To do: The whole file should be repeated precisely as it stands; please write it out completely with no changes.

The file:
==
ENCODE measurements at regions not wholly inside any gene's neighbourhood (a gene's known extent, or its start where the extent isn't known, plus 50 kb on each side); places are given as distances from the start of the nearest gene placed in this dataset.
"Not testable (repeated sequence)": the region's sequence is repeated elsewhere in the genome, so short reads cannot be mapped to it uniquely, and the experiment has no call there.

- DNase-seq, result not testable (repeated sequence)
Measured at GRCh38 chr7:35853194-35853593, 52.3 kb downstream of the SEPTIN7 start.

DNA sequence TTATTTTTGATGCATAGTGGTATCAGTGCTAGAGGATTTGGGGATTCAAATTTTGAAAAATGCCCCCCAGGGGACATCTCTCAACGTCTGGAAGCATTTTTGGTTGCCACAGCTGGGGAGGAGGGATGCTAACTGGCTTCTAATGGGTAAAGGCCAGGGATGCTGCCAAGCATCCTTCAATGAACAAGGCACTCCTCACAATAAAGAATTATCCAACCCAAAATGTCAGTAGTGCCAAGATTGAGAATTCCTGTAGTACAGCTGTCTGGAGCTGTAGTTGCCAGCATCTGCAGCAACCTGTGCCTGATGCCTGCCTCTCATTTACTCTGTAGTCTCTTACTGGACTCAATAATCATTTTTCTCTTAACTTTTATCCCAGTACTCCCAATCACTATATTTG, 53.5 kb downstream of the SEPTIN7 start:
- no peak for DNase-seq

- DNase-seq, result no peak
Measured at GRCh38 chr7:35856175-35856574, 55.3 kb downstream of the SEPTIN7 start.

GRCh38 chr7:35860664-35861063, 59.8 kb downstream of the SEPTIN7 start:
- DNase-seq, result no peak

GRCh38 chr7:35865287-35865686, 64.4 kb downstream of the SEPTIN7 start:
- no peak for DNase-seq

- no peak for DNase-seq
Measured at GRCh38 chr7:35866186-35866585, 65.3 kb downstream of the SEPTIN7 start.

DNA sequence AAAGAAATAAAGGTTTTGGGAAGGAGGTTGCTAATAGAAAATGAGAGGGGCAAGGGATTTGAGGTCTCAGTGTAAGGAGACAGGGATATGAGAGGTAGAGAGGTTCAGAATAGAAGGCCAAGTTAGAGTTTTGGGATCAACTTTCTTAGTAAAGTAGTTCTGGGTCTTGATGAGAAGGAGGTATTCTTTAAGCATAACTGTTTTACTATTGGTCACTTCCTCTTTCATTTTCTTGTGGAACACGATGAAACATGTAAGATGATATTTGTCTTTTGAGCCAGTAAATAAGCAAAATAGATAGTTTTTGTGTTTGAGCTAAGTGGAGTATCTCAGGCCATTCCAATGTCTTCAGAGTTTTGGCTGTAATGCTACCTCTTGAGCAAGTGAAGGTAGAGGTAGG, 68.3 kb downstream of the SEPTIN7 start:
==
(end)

ENCODE measurements at regions not wholly inside any gene's neighbourhood (a gene's known extent, or its start where the extent isn't known, plus 50 kb on each side); places are given as distances from the start of the nearest gene placed in this dataset.
"Not testable (repeated sequence)": the region's sequence is repeated elsewhere in the genome, so short reads cannot be mapped to it uniquely, and the experiment has no call there.

- DNase-seq, result not testable (repeated sequence)
Measured at GRCh38 chr7:35853194-35853593, 52.3 kb downstream of the SEPTIN7 start.

DNA sequence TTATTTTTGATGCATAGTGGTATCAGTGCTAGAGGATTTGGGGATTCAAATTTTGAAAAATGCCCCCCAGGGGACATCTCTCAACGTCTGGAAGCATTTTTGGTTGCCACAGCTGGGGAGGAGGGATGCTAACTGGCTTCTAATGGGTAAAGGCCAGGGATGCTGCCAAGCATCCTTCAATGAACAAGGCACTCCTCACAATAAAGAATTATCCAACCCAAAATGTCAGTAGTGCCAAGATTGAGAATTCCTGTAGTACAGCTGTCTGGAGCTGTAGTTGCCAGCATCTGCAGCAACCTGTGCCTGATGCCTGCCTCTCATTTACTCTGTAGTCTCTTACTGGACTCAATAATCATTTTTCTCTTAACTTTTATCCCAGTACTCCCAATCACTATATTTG, 53.5 kb downstream of the SEPTIN7 start:
- no peak for DNase-seq

- DNase-seq, result no peak
Measured at GRCh38 chr7:35856175-35856574, 55.3 kb downstream of the SEPTIN7 start.

GRCh38 chr7:35860664-35861063, 59.8 kb downstream of the SEPTIN7 start:
- DNase-seq, result no peak

GRCh38 chr7:35865287-35865686, 64.4 kb downstream of the SEPTIN7 start:
- no peak for DNase-seq

- no peak for DNase-seq
Measured at GRCh38 chr7:35866186-35866585, 65.3 kb downstream of the SEPTIN7 start.

DNA sequence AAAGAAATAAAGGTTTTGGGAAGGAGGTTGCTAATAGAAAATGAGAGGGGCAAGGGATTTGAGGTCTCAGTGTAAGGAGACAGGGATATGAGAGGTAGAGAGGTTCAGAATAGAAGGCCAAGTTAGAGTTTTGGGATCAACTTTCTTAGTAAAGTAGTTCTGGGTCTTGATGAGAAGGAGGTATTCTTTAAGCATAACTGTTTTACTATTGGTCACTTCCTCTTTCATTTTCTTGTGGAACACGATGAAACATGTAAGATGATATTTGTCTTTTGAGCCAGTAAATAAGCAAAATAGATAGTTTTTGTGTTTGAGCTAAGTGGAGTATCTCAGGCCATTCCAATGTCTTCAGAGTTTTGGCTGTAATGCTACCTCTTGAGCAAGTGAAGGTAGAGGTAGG, 68.3 kb downstream of the SEPTIN7 start: